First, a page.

Plenty of cabarets are laden with songs of pain, loss, and the intricacies of romance gone wrong. Singer and actor Ben Dibble's Are We There Yet? Just a Little Father(hood Cabaret) at the Arden Theatre Company follows only some of those associations, but leaves plenty of room for laughter.
A man for all stages
One of Philadelphia’s most versatile performers -- he's appeared in at least 19 shows at the Arden alone -- and known for dramatic turns (Parade), avant-comedy (Bat Boy), and rich, diverse musicals such as Assassins, Tulipomania, A Year With Frog and Toad, and Dirty Rotten Scoundrels, Dibble has a big, sharp tenor voice that works as an exquisitely emotive tool for musicals old (High Society) and new (Walnut Street Theatre’s upcoming production of Saturday Night Fever).
Aside from his Olympian talents and protean work ethic (he also teaches voice at University of the Arts), Dibble is known for his family of three children (“the Dibblets” as they are known in theater circles) and his wife, teacher and director Amy Dugas Brown. Spend more than a minute with Dibble offstage and he’s beaming with pride about his brood, extended further by a father-in-law with whom the family lives in Malvern, Pennsylvania.
The story of how Dibble achieved familial nirvana (to say nothing of getting from Malvern to Philly and back home in time to put his kids to bed) becomes the center of this new cabaret performance. Together with musical director and pianist Dan Kazemi and guitarist Nero Catalano, Dibble kicked things off with Paul Williams and Kenneth Ascher’s The Muppet Movie classic, “The Rainbow Connection,” and moved chronologically from the time he met his then-married wife at the Arden. She was the company’s associate artistic director and he was an orange-wigged, goofily outfitted character in Jack in the Beanstalk. The story continues right up until this most recent St. Patrick’s Day weekend, with local playwright and composer Michael Ogborn’s boozy jig “My Mother's Frying Pan.”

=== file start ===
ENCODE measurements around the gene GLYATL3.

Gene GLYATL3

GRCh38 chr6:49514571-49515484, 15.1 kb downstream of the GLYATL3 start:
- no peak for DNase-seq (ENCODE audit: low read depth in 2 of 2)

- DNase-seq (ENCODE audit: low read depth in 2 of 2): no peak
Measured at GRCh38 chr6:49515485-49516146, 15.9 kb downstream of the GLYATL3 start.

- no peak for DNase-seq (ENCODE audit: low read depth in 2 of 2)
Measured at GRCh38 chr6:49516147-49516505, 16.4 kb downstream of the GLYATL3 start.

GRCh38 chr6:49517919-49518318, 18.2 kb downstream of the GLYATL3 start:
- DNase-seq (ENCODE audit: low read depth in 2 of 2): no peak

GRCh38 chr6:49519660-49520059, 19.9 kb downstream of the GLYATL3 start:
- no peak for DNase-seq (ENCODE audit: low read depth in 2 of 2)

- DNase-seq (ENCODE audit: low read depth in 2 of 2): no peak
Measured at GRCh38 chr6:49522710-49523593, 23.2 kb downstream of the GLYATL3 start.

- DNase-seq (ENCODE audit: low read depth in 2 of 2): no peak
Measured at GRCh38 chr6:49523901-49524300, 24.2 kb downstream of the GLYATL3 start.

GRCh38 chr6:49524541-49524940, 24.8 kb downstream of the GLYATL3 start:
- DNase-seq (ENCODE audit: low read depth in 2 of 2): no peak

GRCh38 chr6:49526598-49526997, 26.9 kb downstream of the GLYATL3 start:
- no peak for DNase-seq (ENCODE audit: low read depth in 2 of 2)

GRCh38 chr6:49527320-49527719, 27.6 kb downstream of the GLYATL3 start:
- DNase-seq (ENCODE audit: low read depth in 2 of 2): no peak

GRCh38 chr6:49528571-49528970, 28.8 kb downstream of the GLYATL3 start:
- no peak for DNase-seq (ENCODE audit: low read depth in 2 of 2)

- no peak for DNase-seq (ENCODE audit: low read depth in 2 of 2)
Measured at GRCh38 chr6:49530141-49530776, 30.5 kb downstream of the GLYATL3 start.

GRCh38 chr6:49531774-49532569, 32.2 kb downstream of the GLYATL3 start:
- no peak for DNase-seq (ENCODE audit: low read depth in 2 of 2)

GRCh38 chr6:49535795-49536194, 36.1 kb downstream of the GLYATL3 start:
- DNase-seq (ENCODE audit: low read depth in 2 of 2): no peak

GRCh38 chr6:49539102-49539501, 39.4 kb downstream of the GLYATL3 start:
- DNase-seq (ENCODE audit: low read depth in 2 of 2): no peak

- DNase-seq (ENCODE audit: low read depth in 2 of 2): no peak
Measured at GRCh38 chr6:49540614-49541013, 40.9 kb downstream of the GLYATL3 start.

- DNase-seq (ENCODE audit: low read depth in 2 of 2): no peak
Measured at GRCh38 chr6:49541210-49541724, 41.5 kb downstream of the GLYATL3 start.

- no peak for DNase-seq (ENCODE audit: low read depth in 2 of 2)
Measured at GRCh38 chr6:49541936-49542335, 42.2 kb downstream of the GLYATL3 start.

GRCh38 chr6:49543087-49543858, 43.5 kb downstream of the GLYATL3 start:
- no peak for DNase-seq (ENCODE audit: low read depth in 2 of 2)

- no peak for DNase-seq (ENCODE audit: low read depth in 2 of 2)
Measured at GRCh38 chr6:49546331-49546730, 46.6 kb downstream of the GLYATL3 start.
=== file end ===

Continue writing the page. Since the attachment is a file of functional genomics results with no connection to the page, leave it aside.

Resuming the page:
Recalling that he didn’t want to be married until he was 30 and didn’t want children until a decade later, Dibble joked about drunkenly telling the married Brown he wanted to woo her; that dream came true when she separated several years later. To illustrate, Dibble crooned George Gershwin’s playfully jazzy “They All Laughed” and Queen’s “Don’t Stop Me Now,” followed with a punchline: “I was married by 26, with three kids by the age of 30.”
Dibble spoke of being buoyed by the start of a handsome family and the lullabies he got to sing (an example of which came with a ballad’s spare guitar-and-voice rendition of “Second Star to the Right"). Of course, he also found himself chugging caffeine by the gallon and highlighted that revelation with a “Coffee Medley” featuring “Taylor, the Latte Boy” (a song popularized by Kristen Chenoweth), with lyrics he re-jiggered.
The poignancy of those lullabies hit harder when the Dibble mentioned his late father David, a teacher and local actor. David, who suffered from clinical depression, committed suicide when Dibble was just ten. He punctuated this story with Yip Harburg’s "Drivin' and Dreamin'," a song whose lyrics paralleled David’s life and yearnings. Dibble talked happily of his family and of bringing a little of his father into every character he performs.
The cabaret came full circle with Dibble’s explanation that healing came when he was able to build his own family and continue his art form, honoring both his father and himself.